The surface Ig on each B-cell lymphoma has unique portions (idiotypes), which can be recognized by the immune system. In this study, we immunized patients against the Ig expressed by their tumor and observed their clinical outcomes. After standard chemotherapy, 41 patients with non-Hodgkin's B-cell lymphoma received a series of injections with a vaccine consisting of tumor Ig protein coupled to keyhole limpet hemocyanin and emulsified in an immunologic adjuvant. Subjects were observed for toxicity, immune responses, and tumor status. The median duration of follow-up of all patients is 7.3 years from diagnosis and 5.3 years from the last chemotherapy given before vaccine treatment. Twenty patients (49%) generated specific immune responses against the idiotypes of their tumor Ig. Two patients who had residual disease experienced complete tumor regression in association with the development of these immune responses. The median duration of freedom from disease progression and overall survival of all 20 patients mounting an anti-idiotype immune response are significantly prolonged compared to the patients who did not mount an immune response. Thirty-two patients were in their first remission and nine were in subsequent remissions before beginning vaccine treatments. Analysis of the 32 first remission patients also shows an improved clinical outcome for those patients who mounted a specific immune response compared to those who did not (freedom from progression, 7.9 years v 1.3 years P = .0001; median survival from time of last chemotherapy not yet reached v 7 years, P = .04). This study confirms an earlier report that patients with B-cell lymphoma can be induced to make a specific immune response against the Ig expressed by their own tumor. It further shows that the ability to make such an immune response is correlated with a more favorable clinical outcome. Prospective controlled trials will be needed to prove a causal relationship between anti-idiotype immunity and improved clinical outcome.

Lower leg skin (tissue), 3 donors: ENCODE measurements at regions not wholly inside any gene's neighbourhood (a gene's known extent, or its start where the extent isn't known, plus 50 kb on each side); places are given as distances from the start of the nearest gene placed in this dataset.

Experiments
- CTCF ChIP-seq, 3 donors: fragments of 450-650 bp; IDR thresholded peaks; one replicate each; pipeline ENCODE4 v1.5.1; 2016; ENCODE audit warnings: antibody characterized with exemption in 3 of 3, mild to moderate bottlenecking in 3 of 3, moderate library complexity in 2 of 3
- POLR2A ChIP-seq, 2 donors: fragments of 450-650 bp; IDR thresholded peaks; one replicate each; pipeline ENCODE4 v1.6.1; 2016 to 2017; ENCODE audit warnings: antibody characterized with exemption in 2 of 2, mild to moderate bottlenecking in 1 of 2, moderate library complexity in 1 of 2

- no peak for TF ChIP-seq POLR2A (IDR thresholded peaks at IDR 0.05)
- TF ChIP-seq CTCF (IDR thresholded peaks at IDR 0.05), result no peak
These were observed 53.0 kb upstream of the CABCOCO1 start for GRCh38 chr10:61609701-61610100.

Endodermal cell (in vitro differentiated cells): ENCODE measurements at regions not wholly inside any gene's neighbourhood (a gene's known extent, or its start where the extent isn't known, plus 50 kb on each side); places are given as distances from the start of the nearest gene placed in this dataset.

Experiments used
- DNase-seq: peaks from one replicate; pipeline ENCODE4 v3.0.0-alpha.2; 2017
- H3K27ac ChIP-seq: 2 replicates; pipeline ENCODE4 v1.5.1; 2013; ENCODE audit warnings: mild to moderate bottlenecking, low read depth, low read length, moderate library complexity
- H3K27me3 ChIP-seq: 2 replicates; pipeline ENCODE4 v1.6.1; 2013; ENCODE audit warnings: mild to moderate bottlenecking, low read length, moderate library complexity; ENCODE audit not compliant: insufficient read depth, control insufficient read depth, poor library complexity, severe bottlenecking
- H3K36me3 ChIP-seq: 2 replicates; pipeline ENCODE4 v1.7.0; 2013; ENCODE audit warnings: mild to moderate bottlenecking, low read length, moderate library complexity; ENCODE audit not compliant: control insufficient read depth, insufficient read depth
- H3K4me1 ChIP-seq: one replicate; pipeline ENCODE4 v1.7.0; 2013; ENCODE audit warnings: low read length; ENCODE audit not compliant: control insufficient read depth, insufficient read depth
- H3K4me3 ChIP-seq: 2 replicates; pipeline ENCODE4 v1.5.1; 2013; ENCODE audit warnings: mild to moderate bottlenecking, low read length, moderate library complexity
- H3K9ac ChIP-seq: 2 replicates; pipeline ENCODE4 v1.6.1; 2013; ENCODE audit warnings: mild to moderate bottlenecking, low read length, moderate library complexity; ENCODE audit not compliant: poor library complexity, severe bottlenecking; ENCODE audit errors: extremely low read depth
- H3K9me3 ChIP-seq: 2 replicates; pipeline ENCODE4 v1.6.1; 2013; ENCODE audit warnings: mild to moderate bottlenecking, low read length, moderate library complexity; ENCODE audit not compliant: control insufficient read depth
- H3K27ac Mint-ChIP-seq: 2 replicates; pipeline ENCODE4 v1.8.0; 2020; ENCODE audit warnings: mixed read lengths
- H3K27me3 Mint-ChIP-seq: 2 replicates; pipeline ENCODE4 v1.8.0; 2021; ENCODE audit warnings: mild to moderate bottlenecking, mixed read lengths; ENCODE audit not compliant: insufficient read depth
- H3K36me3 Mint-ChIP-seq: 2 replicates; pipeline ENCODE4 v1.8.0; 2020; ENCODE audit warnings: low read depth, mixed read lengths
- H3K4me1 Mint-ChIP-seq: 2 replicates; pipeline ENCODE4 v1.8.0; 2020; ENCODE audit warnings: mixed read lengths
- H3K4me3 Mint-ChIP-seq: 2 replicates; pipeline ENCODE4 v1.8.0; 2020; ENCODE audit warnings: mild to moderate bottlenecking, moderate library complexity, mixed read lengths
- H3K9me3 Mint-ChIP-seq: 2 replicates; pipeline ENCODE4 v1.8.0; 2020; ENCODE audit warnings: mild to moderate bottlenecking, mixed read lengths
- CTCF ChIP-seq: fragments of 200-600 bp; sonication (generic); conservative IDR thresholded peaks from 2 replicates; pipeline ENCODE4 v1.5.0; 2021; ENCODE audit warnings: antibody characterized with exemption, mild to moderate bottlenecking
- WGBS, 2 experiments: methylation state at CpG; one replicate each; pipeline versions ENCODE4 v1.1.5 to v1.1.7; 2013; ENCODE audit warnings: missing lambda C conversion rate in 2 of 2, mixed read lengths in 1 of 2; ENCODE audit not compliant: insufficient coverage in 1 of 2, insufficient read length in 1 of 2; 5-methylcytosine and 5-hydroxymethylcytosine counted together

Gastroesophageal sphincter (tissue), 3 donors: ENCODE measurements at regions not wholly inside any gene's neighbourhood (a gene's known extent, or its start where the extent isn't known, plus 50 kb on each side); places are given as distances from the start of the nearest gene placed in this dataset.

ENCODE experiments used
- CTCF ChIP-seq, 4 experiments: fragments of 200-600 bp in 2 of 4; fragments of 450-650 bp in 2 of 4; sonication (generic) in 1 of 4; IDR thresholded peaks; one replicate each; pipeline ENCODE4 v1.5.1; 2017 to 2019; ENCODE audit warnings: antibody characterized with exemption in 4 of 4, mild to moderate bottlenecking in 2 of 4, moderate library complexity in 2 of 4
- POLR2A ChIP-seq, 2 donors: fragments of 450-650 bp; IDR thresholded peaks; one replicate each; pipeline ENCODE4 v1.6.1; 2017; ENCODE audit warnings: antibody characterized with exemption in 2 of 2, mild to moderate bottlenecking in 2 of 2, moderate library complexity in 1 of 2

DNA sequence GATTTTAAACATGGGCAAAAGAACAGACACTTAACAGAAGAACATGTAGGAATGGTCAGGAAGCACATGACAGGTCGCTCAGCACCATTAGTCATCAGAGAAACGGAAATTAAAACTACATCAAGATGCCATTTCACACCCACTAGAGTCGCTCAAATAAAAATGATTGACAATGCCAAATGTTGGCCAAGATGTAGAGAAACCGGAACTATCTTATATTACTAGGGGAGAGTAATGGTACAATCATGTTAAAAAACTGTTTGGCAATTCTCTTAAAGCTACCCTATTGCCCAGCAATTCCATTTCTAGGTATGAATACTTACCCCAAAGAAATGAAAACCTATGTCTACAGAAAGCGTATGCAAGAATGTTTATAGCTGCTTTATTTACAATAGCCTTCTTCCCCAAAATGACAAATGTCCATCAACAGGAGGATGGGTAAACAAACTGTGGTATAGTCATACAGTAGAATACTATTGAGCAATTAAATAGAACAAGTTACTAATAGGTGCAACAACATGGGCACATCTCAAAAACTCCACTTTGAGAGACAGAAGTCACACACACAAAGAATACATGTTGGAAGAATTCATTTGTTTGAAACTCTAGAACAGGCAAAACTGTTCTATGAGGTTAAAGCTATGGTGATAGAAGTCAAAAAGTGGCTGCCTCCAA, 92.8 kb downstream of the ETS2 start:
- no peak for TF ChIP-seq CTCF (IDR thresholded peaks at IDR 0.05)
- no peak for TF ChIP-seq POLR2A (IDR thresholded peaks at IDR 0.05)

View details for Web of Science ID A1997WX54200007
View details for PubMedID 9129015